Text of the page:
Government increases tax-free cap on foreign income

The concept of emigration is to be replaced by a verification process.
Image: Shutterstock

South Africans who are working and living abroad have been given some relief with a slight increase in the tax-free cap on their foreign earnings.

National Treasury introduced a R1 million limit on the tax-free amount that South African tax residents can earn abroad. This limit has now been lifted to R1.25 million. The change is effective from next month.

South Africans who have been living abroad for many years have increasingly opted to emigrate or to break their ties with the country in an effort to avoid paying more tax in SA.

Finance Minister Tito Mboweni said in his budget speech that government wants to encourage South Africans abroad to keep their ties with the country.

He also announced that it will be phasing out the “administratively burdensome” process of emigration through the South Africa Reserve Bank.

The concept of emigration is to be replaced by a verification process. Tax residency for individuals will continue to be determined by the ordinarily resident and physically present tests as set out in the Income Tax Act.

SA is one of several countries who committed to sharing taxpayer information with regards to their bank accounts and investments. In this way the South African Revenue Service (Sars) will be able to get access to information relating to South African tax residents’ income outside of the country to ensure that they pay “the appropriate level of tax”.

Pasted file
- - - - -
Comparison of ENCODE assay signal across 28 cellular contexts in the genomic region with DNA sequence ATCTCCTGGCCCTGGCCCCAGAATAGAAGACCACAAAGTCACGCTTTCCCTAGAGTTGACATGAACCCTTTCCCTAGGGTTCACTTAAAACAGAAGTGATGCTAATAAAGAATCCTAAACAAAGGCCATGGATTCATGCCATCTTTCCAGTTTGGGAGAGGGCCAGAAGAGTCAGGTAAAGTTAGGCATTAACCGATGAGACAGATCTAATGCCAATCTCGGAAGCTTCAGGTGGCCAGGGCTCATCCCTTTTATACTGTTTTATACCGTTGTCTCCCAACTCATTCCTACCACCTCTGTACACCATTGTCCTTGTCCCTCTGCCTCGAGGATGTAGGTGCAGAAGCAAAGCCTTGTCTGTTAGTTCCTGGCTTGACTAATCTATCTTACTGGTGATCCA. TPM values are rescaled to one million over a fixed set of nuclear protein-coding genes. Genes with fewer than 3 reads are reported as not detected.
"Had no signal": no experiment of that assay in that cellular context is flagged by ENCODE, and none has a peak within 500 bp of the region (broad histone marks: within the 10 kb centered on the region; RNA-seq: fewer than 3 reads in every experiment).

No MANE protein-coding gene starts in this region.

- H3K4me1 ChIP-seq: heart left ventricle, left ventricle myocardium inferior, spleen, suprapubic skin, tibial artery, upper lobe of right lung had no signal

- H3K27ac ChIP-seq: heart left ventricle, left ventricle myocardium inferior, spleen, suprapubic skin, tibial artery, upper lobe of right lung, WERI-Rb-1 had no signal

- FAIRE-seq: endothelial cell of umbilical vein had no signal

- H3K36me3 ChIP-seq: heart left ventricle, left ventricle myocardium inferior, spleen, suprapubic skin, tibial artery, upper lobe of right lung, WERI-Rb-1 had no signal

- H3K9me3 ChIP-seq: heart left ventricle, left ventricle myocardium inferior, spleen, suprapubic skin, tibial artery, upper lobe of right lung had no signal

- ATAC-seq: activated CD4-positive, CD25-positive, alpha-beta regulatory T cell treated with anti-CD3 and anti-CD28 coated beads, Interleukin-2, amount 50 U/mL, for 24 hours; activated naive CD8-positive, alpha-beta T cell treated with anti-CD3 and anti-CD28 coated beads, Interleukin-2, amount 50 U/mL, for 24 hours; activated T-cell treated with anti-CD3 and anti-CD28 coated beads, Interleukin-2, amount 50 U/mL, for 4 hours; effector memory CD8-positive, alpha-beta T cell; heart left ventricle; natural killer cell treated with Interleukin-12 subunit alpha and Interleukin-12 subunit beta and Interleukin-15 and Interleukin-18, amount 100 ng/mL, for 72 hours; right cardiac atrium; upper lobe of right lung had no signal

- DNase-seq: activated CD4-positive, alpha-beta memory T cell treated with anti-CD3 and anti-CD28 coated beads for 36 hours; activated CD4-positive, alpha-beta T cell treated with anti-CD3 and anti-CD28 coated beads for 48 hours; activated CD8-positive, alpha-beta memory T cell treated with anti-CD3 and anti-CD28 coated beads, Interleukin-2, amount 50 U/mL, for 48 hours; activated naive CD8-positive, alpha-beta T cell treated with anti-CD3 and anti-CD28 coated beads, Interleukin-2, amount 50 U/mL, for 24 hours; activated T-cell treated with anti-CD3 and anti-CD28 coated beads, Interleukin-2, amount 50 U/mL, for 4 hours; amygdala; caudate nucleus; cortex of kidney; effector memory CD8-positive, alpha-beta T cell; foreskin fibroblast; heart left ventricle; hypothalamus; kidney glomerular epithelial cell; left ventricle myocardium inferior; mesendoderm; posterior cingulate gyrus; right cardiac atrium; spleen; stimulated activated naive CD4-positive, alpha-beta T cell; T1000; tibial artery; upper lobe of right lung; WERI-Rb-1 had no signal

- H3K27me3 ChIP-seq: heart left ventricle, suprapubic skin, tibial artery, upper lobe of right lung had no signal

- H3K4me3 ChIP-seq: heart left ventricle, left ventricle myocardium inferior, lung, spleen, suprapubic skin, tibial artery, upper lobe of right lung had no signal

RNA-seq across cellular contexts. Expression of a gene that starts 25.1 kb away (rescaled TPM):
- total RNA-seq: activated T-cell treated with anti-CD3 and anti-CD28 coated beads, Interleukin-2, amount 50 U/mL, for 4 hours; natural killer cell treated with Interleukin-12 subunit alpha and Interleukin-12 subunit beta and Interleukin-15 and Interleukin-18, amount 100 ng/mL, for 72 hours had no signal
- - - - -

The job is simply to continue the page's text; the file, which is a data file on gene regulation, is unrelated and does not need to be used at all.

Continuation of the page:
In the 2020 Budget Review government proposes to remove the exchange control treatment for individuals, while strengthening the tax treatment.

“The intention is to allow individuals who work abroad more flexibility, provided funds are legitimately sourced and the individual is in good standing with the South African Revenue Service.”

Individuals who transfer more than R10 million offshore will be subjected to a more stringent verification process. The focus will be on the source of the fund and the transfers will trigger a risk management test that will include certification of the individual’s tax status.

There must also be the assurance that the individual complies with anti-money laundering and countering terror financing requirements. This will be phased in by March 1, 2021.

Restrictions on emigrants – such as the restrictions on them being allowed to invest, and the requirement to only operate blocked accounts, to have bank accounts and borrow in South Africa – have been repealed.

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Do only whites emigrate? May wish to make the picture a bit more inclusive and reflective.

Effectively, YES.

In my mixed database of tax clients already emigrated, I yet have to come across a Vilakazi, or a Tshabalala, or a Dlamini, or a Mohapi, or a Ndlovu, or a Ntombela that has left SA for good.

Anecdotal perhaps, but this is not isolated. Asks others. African do emigrate however….if you search hard enough, you may find the few.